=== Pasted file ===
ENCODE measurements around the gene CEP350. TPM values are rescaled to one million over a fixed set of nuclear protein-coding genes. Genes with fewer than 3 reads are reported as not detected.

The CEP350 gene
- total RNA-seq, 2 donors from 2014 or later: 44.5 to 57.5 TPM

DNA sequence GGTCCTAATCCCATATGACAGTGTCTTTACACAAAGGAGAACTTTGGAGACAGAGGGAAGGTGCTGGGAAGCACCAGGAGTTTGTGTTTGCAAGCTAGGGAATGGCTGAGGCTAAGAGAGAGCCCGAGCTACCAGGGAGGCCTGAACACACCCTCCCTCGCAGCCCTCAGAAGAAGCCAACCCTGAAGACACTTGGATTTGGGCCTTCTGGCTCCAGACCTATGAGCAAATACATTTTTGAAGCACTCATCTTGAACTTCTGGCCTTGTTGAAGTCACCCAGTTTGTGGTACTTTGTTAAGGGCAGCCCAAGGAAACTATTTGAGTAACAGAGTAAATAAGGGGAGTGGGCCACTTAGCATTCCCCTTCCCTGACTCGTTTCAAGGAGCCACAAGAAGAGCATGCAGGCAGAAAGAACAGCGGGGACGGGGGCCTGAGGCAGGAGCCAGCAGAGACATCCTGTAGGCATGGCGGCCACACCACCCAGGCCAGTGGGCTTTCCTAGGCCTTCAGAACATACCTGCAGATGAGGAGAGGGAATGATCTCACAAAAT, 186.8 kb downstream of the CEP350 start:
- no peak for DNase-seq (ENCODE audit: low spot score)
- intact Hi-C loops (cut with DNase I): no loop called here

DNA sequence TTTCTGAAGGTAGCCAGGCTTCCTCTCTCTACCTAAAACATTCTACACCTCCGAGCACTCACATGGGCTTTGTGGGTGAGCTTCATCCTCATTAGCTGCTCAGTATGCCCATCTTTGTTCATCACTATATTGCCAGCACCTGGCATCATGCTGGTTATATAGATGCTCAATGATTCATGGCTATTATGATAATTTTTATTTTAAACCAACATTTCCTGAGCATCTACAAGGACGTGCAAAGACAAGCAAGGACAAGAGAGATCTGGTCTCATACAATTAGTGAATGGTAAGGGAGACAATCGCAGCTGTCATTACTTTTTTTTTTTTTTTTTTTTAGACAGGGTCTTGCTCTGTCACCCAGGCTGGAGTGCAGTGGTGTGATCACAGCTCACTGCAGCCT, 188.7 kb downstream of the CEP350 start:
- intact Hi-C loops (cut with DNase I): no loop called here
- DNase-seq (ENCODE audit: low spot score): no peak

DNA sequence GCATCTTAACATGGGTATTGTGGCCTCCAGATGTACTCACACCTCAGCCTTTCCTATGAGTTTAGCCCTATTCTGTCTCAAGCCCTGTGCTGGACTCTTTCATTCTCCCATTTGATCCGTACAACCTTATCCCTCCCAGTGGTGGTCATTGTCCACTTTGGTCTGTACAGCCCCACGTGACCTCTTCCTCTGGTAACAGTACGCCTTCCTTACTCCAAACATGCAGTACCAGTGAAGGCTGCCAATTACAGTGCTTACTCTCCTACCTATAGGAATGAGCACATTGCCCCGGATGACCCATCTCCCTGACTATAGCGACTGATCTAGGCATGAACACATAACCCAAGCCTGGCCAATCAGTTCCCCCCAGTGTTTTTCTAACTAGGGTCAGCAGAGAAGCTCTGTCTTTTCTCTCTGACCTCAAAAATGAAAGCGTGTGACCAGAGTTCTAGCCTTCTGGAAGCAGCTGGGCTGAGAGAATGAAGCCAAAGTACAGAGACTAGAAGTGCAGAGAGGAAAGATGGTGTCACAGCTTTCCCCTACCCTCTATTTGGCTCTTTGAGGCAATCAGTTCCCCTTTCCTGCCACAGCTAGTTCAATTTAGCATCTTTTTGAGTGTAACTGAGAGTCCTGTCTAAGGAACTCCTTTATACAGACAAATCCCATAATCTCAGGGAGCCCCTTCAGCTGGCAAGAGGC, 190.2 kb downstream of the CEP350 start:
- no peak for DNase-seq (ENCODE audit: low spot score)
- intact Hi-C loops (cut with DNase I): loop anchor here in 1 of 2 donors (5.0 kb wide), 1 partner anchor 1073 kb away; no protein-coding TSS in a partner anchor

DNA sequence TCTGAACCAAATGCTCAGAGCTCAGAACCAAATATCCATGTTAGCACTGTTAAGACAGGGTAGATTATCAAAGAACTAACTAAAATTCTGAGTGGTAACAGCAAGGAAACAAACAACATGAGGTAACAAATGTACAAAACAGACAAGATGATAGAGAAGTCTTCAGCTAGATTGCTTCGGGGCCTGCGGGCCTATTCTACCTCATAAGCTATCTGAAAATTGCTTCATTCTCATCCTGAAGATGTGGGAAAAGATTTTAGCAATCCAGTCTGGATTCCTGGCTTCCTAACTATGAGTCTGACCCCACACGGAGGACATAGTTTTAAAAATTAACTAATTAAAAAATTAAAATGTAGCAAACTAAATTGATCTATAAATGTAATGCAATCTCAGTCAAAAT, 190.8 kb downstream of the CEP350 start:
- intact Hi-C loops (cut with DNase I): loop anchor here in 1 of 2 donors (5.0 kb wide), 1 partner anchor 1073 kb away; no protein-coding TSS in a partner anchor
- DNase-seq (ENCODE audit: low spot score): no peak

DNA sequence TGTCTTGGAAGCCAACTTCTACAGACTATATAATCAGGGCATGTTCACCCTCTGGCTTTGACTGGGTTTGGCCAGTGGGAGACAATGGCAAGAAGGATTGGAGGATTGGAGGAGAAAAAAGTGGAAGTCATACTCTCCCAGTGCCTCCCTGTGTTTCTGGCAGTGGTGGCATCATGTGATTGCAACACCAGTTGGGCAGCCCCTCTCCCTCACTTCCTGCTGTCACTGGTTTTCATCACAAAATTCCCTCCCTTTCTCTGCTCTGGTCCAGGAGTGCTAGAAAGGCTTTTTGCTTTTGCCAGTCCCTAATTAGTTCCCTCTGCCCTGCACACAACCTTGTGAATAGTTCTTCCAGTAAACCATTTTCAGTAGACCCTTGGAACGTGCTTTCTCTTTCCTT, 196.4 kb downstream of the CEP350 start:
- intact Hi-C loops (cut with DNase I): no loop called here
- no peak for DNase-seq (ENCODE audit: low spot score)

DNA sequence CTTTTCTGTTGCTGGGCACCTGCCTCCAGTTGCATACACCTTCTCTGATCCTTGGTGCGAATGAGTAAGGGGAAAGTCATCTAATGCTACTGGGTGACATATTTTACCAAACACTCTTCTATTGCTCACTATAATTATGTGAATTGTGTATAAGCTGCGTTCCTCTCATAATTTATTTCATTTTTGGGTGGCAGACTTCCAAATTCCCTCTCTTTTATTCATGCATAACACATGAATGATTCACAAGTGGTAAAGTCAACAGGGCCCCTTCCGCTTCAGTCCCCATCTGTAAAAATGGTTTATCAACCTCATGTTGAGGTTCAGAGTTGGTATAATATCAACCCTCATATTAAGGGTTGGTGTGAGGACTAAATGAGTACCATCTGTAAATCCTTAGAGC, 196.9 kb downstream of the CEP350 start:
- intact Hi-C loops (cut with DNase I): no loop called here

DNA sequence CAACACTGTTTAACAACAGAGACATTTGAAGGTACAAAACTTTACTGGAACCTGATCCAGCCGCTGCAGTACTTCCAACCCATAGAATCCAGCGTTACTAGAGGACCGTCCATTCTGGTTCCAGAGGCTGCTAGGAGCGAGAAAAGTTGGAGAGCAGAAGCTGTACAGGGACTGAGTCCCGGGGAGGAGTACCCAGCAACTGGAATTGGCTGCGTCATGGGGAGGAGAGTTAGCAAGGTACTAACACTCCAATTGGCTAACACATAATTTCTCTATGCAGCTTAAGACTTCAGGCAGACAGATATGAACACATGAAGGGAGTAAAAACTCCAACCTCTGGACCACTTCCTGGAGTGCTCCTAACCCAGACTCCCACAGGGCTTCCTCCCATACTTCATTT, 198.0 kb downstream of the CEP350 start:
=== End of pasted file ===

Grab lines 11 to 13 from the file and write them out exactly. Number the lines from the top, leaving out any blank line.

- no peak for DNase-seq (ENCODE audit: low spot score)
- intact Hi-C loops (cut with DNase I): loop anchor here in 1 of 2 donors (5.0 kb wide), 1 partner anchor 1073 kb away; no protein-coding TSS in a partner anchor

DNA sequence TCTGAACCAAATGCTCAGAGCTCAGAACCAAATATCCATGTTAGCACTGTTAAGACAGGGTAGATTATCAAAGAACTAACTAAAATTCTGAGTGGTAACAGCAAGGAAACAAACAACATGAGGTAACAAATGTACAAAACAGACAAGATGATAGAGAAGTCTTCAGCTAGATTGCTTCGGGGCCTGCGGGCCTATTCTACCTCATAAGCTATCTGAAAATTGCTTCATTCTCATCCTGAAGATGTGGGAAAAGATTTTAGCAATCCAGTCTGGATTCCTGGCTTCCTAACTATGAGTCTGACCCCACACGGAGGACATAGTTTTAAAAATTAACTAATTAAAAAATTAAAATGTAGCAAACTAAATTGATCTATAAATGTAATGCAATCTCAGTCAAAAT, 190.8 kb downstream of the CEP350 start: